“Manuel drank his brandy. He felt sleepy himself. It was too hot to go into the town. Besides there was nothing to do. He wanted to see Zurich. He would go to sleep while he waited.”

The difference in style is striking, yet both passages are effective. The first is loquacious, almost verbose. It underpins the subject matter by evoking slowness, inactivity. The second is brief, laconic, yet its very brevity communicates Manuel’s languor through the truncated, sluggish drift of his thoughts.

How, then, does the new writer develop her own style?

Discovering what sort of writing appeals to you the most might be a first step. Giving yourself time to find and develop your individual voice through trail and error is another. The journey is long and hard, as the saying goes, but the rewards are worthwhile – work that is memorable and unique.

Synopsis

Find you own writing style by identifying and immersing yourself in works you admire. Then put your head down and write.

Writing is Rewriting V & VI

Shiny shoes

Style & Polish:

In these final two revisions of your screenplay, or novel, we look at style and polish.

Some Elements of Style:

Pacing

A consistently even pace, whether fast or slow, makes for monotony. Go over your entire story and ensure that there is sufficient variation in pace. A fast scene or sequence is usually followed by a slower or quieter scene to allow readers or audiences to take it all in. Additionally, there should be the same kind of variation within some, if not all, the scenes themselves, for much the same reasons.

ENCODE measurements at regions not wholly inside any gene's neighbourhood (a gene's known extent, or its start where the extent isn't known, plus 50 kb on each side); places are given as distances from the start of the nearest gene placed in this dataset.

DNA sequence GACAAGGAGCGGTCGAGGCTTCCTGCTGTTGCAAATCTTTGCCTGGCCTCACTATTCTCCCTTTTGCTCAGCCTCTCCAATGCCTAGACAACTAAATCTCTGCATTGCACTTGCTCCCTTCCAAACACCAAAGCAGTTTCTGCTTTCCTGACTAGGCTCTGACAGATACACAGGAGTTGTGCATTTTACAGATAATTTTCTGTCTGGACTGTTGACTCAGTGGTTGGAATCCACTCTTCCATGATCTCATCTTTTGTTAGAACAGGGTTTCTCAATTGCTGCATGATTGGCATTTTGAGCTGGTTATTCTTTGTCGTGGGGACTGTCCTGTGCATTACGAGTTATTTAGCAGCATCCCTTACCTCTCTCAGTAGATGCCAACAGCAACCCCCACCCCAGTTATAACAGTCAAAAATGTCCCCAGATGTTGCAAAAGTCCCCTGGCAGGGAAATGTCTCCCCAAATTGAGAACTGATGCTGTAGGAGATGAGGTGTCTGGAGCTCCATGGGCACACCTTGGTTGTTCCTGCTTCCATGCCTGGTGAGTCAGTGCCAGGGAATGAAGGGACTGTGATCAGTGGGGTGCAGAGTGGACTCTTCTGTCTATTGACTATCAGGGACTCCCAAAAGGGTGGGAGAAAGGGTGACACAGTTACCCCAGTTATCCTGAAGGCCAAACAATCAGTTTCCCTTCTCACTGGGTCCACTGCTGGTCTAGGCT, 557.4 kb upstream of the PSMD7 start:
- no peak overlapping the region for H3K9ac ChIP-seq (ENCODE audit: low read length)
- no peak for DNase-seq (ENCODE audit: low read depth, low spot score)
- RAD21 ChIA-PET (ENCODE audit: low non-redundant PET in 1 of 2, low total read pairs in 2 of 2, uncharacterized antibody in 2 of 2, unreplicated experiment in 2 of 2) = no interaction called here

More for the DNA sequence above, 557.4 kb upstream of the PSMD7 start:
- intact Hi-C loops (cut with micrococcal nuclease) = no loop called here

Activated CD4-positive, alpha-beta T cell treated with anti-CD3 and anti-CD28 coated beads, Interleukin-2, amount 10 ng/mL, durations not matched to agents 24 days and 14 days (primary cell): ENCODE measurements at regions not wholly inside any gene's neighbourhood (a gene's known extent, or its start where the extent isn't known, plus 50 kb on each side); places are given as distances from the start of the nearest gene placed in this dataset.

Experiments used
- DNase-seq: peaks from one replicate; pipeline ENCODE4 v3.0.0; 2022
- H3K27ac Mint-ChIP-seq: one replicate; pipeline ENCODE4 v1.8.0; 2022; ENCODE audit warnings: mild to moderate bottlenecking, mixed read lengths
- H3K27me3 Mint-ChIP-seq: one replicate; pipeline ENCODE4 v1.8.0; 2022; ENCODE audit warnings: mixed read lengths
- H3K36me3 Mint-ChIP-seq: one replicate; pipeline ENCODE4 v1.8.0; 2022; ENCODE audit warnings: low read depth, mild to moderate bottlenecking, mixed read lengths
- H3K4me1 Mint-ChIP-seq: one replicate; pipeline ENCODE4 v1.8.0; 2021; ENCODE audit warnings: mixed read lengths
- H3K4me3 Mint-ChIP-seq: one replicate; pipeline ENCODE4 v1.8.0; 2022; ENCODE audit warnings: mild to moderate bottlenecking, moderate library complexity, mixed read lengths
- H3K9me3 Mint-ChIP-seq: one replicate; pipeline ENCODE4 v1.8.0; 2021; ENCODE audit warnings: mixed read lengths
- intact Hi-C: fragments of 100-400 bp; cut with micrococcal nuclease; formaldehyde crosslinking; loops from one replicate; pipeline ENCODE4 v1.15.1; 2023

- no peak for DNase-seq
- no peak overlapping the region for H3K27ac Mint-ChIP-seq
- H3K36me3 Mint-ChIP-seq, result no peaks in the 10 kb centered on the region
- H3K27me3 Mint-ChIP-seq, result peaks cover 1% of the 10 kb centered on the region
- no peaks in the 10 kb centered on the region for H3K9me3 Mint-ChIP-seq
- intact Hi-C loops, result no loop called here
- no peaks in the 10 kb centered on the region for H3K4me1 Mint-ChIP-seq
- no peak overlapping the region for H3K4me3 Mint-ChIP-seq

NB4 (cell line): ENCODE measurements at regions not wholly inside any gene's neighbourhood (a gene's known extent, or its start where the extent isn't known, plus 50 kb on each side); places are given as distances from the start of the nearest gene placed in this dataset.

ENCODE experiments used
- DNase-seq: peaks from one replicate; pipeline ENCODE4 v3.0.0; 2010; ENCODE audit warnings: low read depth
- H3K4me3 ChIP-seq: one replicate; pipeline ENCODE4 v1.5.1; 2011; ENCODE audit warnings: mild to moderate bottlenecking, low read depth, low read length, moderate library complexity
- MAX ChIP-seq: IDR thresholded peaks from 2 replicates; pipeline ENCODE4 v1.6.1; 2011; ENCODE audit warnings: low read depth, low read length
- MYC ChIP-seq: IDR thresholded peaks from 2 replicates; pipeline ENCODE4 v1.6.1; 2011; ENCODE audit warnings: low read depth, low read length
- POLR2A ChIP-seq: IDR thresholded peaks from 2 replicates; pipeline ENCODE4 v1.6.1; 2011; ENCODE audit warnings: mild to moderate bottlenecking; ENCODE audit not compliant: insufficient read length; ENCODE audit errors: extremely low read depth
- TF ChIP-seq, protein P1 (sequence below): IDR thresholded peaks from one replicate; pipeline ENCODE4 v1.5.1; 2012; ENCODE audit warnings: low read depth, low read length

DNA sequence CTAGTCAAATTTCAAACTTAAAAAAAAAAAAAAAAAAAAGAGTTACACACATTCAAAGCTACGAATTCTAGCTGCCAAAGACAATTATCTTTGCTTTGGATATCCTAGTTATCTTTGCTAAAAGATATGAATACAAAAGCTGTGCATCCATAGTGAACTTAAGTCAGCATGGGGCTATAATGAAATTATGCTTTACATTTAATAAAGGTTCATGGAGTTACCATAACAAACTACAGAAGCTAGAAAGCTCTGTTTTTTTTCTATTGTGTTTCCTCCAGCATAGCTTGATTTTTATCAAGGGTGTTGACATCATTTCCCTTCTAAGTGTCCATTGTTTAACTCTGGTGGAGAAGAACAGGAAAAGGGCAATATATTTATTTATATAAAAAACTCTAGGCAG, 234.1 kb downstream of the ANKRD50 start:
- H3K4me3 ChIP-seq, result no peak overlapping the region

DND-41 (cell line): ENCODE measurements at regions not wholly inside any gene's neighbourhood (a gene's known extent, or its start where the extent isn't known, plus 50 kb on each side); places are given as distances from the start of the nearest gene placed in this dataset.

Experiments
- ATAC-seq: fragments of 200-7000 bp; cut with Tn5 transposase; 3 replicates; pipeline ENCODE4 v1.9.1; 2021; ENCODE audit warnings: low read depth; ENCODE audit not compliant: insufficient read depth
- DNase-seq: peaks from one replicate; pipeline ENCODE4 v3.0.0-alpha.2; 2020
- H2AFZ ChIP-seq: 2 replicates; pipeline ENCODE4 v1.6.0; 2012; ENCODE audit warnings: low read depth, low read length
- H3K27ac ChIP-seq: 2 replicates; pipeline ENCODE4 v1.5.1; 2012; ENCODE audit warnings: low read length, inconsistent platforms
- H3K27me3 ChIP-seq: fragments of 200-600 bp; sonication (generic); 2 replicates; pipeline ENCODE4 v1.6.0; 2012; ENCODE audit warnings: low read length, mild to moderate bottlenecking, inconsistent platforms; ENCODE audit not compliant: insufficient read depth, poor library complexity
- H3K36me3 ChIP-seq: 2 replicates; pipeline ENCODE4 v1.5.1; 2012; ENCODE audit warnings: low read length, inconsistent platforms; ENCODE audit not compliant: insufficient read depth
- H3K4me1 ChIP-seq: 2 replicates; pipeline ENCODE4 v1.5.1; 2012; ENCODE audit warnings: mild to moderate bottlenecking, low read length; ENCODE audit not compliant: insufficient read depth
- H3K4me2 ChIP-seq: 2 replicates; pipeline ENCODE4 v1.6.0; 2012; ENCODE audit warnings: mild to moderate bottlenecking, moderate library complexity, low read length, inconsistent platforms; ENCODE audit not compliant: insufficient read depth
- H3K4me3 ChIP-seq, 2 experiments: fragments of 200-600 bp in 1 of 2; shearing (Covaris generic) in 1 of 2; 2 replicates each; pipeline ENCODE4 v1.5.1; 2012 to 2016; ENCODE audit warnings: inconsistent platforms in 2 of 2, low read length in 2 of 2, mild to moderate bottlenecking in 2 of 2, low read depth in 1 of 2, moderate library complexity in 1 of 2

Tonal Consistency

Do your characters belong in the same screenplay or novel, or do some seem to spring from completely different styles or genres—romantic comedy, science-fiction, historical drama? Although contrasting characters are a good thing, they should not appear to have walked in from the pages of different stories. This tonal consistency goes for the look and feel of settings and costumes, as well as dialogue and overall imagery. Even a cross-genre film such as Cowboys and Aliens attempts stylistic consistency across these disparate genres.

Transitions

Do your scenes end and lead into each other? If not, use the device of comparison to glue them together more effectively—similar or contrasting dialogue, movement, lighting, and the like.

Emotion

What is the specific emotion you are aiming for in each scene? Have you achieved it? Remember—believable characters with believable desires in believable situations and relationships make for believable emotions. Look for the pitch of the emotion, then tighten it.

The Final Polish

You are now ready to go through your entire script, line by line. Is this or that word, gesture, or description the best you can come up with? Have all grammatical, spelling, and typographical errors been eliminated? If so, your story is ready to present to the world. Good luck!

Summary

Your fifth and sixth drafts concern the elements of style and polish, after which, your story should be ready to be released into the world to fend for itself.

Invitation